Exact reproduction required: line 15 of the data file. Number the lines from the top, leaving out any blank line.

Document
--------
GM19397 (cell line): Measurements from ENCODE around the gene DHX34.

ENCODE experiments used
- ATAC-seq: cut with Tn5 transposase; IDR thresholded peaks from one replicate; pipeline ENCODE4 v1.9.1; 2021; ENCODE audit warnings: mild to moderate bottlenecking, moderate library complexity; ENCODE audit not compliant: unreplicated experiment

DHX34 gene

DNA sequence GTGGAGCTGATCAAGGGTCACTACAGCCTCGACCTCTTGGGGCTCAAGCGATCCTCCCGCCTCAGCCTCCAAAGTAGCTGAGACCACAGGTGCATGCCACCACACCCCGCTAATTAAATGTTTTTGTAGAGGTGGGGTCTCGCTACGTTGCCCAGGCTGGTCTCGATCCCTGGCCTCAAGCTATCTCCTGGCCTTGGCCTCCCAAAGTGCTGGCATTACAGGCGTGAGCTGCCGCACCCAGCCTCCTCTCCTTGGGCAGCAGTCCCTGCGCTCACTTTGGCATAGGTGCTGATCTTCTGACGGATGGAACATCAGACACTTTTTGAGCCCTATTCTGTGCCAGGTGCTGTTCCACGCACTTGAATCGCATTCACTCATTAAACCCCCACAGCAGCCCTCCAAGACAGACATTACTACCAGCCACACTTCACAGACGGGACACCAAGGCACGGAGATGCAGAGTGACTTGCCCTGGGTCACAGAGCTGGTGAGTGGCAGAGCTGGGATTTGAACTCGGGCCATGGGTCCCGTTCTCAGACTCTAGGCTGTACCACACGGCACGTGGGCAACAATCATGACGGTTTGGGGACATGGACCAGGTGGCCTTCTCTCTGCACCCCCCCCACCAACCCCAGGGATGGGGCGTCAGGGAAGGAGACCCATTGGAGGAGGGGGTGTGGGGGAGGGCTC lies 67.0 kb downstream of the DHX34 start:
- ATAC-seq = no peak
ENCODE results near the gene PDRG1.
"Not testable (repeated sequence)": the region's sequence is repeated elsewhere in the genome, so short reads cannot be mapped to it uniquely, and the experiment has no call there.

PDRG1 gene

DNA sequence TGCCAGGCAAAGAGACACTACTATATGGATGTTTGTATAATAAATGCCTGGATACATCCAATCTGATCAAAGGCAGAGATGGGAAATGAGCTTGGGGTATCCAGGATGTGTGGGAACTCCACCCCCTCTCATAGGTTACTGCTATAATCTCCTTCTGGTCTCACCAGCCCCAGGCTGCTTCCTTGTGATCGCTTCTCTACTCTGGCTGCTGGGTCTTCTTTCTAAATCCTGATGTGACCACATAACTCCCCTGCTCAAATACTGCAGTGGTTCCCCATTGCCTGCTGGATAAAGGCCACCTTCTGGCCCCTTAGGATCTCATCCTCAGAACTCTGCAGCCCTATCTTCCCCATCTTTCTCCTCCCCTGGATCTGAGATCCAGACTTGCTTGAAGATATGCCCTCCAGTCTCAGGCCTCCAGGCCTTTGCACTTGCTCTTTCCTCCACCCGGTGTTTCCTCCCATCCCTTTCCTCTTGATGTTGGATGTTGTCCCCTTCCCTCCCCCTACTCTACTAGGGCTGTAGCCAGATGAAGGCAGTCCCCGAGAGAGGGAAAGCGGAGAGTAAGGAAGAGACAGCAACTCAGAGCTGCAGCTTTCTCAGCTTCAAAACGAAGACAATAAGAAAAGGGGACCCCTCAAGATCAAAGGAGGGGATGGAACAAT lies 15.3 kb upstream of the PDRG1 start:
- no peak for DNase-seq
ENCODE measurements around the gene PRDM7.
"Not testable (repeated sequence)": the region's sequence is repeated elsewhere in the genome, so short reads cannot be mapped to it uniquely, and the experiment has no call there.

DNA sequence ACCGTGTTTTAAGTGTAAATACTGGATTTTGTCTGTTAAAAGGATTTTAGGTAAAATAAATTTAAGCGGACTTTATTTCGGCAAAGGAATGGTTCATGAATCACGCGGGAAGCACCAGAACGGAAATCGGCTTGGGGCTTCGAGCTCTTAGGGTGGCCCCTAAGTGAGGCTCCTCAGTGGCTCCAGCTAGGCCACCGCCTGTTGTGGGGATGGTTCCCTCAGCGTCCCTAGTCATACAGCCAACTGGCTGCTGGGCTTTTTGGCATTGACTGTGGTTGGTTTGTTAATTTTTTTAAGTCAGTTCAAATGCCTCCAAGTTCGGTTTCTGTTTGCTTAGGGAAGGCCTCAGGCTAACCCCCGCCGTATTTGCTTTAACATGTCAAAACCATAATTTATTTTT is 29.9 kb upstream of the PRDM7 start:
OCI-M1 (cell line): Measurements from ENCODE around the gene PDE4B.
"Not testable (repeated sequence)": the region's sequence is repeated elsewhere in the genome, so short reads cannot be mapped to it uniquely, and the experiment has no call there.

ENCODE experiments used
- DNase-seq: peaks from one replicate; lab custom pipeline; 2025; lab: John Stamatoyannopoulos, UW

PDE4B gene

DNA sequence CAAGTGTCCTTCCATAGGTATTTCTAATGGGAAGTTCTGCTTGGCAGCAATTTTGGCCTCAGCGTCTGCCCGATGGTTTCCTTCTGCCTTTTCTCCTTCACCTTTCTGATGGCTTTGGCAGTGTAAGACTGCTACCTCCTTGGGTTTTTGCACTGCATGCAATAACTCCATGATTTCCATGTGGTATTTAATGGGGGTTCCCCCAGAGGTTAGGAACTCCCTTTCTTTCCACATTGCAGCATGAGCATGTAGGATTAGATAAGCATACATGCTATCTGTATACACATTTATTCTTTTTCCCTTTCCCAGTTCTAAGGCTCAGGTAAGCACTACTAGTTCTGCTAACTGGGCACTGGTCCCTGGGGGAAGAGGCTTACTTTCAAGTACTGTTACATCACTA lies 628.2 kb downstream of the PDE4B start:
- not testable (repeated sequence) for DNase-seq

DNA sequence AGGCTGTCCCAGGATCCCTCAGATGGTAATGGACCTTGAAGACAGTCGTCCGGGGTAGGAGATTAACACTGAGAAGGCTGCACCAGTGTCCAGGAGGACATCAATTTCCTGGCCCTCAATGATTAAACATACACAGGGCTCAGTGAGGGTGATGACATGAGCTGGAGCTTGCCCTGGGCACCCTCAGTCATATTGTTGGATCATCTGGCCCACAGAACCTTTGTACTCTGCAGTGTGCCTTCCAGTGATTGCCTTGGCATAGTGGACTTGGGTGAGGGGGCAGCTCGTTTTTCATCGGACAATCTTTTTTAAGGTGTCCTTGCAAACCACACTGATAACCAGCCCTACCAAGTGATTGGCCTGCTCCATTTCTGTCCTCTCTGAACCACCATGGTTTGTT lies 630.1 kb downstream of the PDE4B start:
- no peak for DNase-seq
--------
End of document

OCI-M1 (cell line): Measurements from ENCODE around the gene PDE4B.